Two of the kiosks are located a block away from each other near E. Lincoln Ave. If you want to travel to another kiosk location, you would have to travel two miles south. Spreading the kiosks out this far makes the bike sharing less useful. If you look at the draft plan of kiosk locations for New York City’s upcoming bicycle sharing program you’ll notice that they are located much closer together, which makes them much more useful:

  • zstern

     wow that NYC map is awesome.  I dream of the day we have a map like that in LA….

  • April

    “What happens in Anaheim is probably the best foretelling of what Bike
    Nation’s privately owned bike share system could look like in Los
    Angeles.” I don’t know that I agree with this, as the two cities are pretty different, and I imagine the bike share use will be, too.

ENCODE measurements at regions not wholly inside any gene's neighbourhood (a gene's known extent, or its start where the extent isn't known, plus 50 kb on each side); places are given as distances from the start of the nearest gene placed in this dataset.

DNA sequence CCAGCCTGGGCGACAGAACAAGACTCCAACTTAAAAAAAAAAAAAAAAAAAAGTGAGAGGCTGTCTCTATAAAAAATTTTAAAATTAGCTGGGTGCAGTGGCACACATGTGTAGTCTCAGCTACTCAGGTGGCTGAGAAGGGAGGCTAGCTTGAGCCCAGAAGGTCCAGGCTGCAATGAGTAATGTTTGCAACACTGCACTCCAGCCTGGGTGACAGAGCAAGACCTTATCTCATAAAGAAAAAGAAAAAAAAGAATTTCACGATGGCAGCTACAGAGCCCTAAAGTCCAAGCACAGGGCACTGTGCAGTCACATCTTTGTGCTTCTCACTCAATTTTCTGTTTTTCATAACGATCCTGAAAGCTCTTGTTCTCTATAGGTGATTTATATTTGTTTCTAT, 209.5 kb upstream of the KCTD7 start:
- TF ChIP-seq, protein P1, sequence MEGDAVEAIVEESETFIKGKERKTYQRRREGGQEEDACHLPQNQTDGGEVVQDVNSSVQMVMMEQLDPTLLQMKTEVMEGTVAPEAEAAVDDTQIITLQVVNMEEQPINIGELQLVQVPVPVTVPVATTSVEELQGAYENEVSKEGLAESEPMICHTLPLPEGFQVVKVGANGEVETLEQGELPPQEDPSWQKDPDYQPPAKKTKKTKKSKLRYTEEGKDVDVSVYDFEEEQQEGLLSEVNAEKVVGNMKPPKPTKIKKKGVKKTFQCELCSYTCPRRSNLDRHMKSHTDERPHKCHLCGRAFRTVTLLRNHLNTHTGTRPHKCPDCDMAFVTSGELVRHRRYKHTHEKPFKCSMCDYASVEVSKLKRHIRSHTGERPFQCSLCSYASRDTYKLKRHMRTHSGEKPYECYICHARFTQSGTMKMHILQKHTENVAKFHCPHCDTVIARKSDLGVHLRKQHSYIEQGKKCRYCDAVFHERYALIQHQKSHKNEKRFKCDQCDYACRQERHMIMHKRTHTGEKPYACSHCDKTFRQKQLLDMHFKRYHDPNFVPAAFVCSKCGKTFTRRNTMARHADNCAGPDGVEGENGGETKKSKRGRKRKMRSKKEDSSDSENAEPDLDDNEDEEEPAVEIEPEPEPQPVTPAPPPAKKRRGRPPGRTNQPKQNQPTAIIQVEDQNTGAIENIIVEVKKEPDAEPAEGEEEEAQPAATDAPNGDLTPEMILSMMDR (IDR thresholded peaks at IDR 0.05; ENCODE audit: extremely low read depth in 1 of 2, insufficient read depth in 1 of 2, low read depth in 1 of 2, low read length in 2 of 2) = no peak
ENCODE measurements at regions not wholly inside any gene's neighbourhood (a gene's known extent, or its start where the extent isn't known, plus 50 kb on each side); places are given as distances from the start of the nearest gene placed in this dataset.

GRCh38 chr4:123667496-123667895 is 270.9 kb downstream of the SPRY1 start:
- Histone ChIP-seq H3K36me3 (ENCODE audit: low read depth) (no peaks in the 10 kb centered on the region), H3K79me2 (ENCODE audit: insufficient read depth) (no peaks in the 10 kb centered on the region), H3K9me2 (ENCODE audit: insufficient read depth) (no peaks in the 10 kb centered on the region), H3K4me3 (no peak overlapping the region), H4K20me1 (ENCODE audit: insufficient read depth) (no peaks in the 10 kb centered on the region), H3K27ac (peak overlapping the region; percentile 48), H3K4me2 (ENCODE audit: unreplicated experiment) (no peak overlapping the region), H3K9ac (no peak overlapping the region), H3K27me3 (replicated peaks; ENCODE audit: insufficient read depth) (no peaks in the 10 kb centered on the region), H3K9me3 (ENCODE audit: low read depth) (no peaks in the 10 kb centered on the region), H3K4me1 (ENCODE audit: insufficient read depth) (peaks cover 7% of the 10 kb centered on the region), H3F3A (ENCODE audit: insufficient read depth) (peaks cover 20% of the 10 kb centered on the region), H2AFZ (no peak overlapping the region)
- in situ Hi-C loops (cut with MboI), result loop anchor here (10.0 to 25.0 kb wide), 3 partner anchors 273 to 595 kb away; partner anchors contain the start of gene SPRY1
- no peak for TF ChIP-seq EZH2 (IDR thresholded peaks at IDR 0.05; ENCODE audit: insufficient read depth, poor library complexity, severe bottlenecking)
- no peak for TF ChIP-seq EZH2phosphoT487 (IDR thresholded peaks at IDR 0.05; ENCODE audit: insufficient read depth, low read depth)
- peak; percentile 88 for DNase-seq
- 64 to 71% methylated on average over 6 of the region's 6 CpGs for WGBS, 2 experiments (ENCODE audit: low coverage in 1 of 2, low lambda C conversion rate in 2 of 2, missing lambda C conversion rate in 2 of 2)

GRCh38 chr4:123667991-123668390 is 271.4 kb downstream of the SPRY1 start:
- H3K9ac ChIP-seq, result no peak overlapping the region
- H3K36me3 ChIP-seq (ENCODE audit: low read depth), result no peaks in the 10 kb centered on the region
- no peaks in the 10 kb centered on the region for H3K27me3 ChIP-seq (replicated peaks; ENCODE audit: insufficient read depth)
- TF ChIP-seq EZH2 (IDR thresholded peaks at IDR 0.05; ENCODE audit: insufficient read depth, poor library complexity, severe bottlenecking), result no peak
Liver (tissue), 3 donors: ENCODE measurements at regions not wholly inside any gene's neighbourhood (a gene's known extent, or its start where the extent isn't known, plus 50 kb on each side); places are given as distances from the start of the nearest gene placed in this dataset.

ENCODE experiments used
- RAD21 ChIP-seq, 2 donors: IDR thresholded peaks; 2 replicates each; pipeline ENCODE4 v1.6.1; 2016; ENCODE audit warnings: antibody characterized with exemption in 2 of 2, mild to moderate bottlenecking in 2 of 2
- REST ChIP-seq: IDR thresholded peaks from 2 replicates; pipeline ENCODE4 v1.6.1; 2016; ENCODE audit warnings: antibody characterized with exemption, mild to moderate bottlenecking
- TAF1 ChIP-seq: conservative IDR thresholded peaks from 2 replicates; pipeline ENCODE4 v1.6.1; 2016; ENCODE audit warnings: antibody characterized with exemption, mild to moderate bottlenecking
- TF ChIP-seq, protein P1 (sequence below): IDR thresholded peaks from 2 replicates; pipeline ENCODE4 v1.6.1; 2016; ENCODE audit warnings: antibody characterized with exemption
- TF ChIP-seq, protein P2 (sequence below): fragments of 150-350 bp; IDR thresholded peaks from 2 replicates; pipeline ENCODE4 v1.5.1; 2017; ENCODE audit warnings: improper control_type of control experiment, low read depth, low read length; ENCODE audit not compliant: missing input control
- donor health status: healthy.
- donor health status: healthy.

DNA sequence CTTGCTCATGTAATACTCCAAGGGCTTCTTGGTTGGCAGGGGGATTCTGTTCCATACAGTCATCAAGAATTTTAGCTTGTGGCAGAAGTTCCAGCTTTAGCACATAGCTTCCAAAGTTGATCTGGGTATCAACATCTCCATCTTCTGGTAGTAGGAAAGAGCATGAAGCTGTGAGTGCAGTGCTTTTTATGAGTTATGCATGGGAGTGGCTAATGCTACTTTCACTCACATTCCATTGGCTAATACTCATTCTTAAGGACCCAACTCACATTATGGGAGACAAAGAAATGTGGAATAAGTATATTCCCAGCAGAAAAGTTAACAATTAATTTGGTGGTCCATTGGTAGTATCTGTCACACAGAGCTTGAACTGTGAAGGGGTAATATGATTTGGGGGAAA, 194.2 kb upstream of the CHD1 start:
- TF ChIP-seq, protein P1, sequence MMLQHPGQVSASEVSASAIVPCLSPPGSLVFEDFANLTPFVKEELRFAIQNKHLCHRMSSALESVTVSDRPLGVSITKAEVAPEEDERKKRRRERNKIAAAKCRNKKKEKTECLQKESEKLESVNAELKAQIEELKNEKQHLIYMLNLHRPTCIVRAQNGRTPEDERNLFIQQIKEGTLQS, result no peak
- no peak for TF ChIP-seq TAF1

• E-man

    Dennis, your so right!  I just saw this.  One wonders if the Bike Nation guys have any idea what they are doing!!  This just doesn’t look very planned out…B-cycles proposal had a better planned structural layout for their kiosks! 

    It seems as if these guys used Anahiem as a dart board, closed their eyes and …wow….there we go!  let’s run with it! 

    April, I agree with you too, LA is pretty darn different. 

    I heard something funny the other day…
    Question: what do you get when you cross a ‘B’ rate movie producer…and another companies beach crusier? 
    Answer: Bike Nation Bike Share!

    please someone talk sense into the Anaheim City Government??

  • Bikeshare Friend

    So who made it to their one-station launch? Anyone? I forgot to. I in no way trust their system, but am willing to give their bikes and station a shakedown.

    Now, taking bets on when the rest of their stations will be launched… if ever.

  • Bikeshare Friend

    Hrm… Something else I’ve picked up: Bike Nation is a client of Former Anaheim Mayor Curt Pringle’s PR Firm “Curt Pringle & Associates”. Oh, the joy of civil servants leaving their positions and turning around to lobby for the public resources… (